Education Trends, Equity Resources, Teaching Tips & Tricks, Truth for Teachers Collective | Sep 28, 2022
5 grading practices teachers can use to promote equity now
By Amanda Werner
Most upper-grade teachers who implement traditional letter grading have experienced this scenario…
One type of student receives As, all year long.
One type of student receives As and Bs, all year long.
One type of student receives Cs, Ds, and Fs, all year long.
Students who know how to “do school” tend to do well throughout the school year. We don’t feel too worried about these students because they seem to have come to us prepared to succeed. However, students who struggle, face challenges the entire year, despite our best efforts to communicate with their families and provide extra support. These students seem to have deficits that can’t be overcome within one school year.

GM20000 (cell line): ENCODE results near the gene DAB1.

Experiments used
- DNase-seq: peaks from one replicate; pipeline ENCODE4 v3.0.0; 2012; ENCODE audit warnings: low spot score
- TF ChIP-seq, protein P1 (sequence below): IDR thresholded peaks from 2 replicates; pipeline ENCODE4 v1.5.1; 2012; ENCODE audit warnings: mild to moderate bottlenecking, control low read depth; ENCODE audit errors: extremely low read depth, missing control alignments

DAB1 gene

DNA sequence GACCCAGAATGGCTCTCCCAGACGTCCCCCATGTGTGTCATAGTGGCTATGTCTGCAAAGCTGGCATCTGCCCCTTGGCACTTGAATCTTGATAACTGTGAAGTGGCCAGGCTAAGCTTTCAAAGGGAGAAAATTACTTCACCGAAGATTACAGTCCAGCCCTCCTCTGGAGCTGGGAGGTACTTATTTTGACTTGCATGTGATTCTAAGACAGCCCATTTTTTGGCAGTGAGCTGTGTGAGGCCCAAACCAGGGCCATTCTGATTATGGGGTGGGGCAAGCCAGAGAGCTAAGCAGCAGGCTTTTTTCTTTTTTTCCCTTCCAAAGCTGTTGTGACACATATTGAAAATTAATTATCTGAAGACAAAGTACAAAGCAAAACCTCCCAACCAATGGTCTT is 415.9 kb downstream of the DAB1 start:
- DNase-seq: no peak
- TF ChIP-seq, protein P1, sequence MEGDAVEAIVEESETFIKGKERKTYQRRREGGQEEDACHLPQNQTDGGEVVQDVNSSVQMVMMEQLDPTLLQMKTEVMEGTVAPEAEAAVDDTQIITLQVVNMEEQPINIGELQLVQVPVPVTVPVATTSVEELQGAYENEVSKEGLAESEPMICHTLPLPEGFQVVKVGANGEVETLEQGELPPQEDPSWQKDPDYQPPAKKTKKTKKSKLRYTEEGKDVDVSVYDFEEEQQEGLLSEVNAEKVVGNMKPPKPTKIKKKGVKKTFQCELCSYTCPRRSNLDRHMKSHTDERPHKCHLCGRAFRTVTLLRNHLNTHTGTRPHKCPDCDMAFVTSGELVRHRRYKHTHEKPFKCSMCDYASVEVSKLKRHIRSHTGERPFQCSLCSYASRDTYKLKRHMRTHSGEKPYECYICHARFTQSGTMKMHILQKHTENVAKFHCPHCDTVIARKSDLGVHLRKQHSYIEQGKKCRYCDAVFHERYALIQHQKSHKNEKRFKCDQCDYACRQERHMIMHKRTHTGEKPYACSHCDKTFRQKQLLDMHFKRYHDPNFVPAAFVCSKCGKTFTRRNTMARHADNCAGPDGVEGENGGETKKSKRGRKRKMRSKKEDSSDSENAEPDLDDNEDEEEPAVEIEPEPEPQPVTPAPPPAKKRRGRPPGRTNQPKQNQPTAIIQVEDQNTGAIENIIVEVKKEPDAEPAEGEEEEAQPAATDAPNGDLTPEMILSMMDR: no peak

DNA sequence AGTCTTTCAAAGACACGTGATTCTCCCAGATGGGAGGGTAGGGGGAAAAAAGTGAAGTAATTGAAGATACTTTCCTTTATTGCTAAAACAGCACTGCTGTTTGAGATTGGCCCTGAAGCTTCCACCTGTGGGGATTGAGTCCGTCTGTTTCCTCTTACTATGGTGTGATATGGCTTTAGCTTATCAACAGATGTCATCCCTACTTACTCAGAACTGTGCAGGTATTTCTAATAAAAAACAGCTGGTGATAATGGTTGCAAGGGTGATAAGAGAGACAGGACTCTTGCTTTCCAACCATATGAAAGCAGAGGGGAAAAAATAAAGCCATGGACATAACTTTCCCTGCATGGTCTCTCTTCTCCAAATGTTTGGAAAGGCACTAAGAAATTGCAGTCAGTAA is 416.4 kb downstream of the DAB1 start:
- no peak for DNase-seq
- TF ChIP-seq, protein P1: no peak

These patterns that teachers witness year after year have roots. This pandemic has laid bare the inequities that exist within our society and in our educational system.
Many teachers feel paralyzed, hopeless, and at a loss about what to do. Yet, despite the challenges we face, dedicated teachers are still making massive efforts to incorporate culturally responsive teaching practices into their classrooms. They are scouring the internet to find more diverse texts and taking the time to investigate the ways in which unconscious biases permeate their curricula.
Amidst this work many educators and stakeholders are realizing that the most pervasive inequities lie within our grading policies. Because of this, many teachers, myself included, are experimenting with their grading practices to ensure that all students have the resources they need to attain a “good grade” aka, As and Bs.